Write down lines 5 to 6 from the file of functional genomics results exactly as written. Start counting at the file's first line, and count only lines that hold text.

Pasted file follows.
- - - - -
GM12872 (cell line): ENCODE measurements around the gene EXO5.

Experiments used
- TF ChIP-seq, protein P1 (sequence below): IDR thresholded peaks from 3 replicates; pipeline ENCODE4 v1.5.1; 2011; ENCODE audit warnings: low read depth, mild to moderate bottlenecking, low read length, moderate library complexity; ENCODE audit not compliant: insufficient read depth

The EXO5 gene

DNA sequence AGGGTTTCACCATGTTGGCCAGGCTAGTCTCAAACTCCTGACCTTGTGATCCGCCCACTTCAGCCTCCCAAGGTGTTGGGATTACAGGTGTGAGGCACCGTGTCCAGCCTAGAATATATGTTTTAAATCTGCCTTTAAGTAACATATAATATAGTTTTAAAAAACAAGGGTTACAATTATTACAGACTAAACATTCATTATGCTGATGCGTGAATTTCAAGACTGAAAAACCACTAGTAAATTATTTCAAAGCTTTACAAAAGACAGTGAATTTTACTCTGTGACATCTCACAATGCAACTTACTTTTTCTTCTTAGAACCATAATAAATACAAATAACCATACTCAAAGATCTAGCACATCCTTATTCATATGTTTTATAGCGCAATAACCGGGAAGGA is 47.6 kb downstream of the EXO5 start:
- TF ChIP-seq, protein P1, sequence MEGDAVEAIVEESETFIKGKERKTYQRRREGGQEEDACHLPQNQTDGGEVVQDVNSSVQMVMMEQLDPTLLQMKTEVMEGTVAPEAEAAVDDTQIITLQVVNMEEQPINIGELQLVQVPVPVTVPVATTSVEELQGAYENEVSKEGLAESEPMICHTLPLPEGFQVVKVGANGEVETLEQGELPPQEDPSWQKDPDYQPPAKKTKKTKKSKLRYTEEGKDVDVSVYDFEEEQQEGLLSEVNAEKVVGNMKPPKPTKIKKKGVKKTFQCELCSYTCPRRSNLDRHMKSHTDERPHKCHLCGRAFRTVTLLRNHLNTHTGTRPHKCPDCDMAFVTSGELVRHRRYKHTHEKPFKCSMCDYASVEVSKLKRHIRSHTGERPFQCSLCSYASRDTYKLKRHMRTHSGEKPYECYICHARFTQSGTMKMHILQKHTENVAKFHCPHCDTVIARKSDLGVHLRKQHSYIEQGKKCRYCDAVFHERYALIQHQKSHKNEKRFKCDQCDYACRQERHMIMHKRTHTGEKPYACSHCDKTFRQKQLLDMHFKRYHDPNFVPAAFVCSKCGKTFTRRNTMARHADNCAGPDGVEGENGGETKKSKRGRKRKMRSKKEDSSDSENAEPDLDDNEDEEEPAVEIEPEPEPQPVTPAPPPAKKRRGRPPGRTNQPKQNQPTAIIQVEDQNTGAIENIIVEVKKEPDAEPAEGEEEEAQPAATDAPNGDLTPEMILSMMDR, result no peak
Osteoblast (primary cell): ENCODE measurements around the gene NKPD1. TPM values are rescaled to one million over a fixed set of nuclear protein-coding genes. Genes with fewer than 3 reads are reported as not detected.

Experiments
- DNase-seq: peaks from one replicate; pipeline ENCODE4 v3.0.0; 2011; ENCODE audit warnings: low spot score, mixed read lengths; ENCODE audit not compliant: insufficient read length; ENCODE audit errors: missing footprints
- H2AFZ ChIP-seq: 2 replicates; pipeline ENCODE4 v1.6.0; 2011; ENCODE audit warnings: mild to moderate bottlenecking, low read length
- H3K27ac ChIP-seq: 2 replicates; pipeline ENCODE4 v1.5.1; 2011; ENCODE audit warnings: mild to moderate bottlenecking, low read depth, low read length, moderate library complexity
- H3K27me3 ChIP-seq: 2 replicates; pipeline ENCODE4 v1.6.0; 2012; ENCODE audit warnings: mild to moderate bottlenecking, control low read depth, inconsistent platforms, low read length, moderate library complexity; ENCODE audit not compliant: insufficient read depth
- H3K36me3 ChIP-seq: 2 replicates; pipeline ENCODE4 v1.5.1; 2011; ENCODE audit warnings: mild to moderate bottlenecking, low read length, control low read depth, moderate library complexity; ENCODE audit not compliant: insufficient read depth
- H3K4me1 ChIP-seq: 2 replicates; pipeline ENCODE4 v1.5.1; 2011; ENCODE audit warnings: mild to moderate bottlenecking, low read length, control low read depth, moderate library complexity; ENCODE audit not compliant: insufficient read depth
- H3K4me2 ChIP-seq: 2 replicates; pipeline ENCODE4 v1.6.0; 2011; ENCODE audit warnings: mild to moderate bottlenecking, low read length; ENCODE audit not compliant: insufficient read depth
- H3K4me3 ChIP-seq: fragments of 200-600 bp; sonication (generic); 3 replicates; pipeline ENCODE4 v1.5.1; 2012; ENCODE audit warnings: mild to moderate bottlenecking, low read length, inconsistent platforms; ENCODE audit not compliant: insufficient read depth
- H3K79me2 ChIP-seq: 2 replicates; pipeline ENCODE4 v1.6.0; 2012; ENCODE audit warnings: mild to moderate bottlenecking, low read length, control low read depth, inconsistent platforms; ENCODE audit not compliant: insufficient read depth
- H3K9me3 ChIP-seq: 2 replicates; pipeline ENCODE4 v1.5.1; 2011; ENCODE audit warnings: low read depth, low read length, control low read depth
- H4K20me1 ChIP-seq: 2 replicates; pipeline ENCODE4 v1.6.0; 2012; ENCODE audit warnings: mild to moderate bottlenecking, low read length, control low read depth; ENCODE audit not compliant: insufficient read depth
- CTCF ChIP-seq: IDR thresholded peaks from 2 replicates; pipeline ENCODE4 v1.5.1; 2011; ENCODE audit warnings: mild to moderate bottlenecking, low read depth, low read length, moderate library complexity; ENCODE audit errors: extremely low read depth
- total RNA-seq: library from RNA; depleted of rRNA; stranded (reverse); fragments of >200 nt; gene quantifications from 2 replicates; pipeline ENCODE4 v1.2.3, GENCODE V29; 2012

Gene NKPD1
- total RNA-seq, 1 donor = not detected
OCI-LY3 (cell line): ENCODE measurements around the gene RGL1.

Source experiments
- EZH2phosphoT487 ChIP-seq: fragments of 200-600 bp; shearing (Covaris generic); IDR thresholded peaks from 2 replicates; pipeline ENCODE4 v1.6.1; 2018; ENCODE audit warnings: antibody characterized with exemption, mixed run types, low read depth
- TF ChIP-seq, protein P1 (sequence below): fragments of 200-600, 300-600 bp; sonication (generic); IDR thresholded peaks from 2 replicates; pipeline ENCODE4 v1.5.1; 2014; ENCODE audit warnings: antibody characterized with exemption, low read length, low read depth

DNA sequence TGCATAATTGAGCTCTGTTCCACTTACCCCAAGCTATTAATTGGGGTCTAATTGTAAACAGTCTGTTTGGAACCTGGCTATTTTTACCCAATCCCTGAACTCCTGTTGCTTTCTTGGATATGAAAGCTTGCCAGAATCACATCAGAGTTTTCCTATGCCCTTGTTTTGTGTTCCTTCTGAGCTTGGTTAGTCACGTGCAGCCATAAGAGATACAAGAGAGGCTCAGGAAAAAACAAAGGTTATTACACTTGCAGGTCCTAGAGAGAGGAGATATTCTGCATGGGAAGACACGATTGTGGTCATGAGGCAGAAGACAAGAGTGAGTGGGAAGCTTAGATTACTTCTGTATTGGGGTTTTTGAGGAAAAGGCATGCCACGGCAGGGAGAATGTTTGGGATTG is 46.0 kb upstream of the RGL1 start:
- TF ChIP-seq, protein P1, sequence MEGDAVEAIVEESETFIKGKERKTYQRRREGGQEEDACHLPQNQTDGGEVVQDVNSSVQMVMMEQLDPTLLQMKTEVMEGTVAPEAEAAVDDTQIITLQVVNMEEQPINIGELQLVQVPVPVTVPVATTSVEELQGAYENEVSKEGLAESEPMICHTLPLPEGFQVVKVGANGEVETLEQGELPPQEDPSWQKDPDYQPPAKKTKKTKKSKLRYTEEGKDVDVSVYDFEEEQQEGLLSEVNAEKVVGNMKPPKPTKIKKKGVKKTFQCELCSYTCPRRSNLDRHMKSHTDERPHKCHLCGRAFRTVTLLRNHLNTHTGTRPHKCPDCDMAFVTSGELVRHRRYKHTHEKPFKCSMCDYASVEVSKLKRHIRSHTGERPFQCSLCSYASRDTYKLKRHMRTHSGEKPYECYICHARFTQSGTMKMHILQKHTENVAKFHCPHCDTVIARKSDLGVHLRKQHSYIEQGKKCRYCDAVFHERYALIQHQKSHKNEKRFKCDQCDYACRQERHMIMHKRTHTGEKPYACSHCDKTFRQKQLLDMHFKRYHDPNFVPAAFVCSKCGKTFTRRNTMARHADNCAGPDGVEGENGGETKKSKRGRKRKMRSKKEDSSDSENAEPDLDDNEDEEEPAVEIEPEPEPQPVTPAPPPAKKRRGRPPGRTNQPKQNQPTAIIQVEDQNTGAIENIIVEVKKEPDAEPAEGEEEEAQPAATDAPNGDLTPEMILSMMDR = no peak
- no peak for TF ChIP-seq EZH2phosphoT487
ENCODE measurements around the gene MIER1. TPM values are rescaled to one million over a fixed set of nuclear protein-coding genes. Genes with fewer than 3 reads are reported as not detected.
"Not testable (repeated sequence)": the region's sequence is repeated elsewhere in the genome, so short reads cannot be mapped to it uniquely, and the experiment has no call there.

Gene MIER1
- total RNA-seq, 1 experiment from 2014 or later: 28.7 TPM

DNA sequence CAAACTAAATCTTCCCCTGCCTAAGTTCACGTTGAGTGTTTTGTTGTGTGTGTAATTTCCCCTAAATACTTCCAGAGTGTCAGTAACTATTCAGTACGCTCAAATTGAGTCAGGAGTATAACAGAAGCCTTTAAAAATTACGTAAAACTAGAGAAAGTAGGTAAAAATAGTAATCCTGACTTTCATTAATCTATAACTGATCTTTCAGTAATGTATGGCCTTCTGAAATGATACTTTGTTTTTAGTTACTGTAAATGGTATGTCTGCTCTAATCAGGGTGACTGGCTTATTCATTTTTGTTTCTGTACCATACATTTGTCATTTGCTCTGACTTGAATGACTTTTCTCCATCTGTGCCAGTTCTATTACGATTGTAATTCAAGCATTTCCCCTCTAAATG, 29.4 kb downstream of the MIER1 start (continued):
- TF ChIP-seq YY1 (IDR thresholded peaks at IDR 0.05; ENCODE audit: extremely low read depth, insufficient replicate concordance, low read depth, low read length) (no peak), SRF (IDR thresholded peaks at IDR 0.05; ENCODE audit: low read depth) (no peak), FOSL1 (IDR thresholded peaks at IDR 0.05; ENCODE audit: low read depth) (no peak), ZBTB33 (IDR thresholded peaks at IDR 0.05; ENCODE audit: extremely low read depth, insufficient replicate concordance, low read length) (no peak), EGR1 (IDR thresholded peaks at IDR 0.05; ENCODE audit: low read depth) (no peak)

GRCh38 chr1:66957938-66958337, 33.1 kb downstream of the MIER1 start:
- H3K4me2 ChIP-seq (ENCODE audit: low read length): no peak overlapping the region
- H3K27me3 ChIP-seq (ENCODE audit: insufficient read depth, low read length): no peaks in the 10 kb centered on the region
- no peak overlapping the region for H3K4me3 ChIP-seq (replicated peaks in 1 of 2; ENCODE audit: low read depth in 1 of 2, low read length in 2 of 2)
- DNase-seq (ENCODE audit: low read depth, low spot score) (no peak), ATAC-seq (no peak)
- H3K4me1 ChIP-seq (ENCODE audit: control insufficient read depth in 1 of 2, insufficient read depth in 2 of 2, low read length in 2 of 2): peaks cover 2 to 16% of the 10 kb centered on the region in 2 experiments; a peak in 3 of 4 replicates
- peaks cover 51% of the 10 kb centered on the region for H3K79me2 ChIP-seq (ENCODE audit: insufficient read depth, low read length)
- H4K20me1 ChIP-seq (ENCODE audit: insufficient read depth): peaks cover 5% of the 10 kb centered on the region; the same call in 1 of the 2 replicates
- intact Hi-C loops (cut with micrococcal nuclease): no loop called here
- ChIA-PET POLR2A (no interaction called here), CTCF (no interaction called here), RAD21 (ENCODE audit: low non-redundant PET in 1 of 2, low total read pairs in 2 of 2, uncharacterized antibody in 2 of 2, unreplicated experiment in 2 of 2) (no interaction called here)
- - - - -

DNA sequence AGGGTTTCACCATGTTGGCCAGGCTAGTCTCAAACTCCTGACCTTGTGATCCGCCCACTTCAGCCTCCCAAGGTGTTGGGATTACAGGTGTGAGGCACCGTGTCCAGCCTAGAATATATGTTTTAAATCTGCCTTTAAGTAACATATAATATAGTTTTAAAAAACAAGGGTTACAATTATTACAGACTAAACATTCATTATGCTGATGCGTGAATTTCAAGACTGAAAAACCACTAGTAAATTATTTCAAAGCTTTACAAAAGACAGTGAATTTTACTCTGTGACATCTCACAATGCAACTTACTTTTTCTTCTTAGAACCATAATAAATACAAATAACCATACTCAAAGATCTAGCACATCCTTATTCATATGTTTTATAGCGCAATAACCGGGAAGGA is 47.6 kb downstream of the EXO5 start:
- TF ChIP-seq, protein P1, sequence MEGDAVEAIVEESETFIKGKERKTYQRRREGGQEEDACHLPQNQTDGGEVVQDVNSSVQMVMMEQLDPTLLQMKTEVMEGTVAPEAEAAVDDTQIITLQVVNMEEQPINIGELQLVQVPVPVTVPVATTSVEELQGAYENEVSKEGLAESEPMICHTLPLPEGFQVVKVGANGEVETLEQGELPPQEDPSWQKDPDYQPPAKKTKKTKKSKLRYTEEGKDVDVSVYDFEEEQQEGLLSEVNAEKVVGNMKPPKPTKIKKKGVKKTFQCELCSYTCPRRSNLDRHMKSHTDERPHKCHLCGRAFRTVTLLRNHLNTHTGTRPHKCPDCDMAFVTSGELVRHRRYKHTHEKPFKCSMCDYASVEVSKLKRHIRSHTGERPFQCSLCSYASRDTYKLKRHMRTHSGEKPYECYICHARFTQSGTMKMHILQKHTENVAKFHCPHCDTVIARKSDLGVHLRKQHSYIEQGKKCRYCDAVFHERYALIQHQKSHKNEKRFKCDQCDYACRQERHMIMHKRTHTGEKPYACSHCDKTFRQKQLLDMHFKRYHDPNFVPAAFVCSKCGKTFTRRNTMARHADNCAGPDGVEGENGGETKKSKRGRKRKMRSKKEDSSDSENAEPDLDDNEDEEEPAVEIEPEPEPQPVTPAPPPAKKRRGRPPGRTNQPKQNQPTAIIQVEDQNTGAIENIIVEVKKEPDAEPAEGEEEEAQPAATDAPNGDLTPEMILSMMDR, result no peak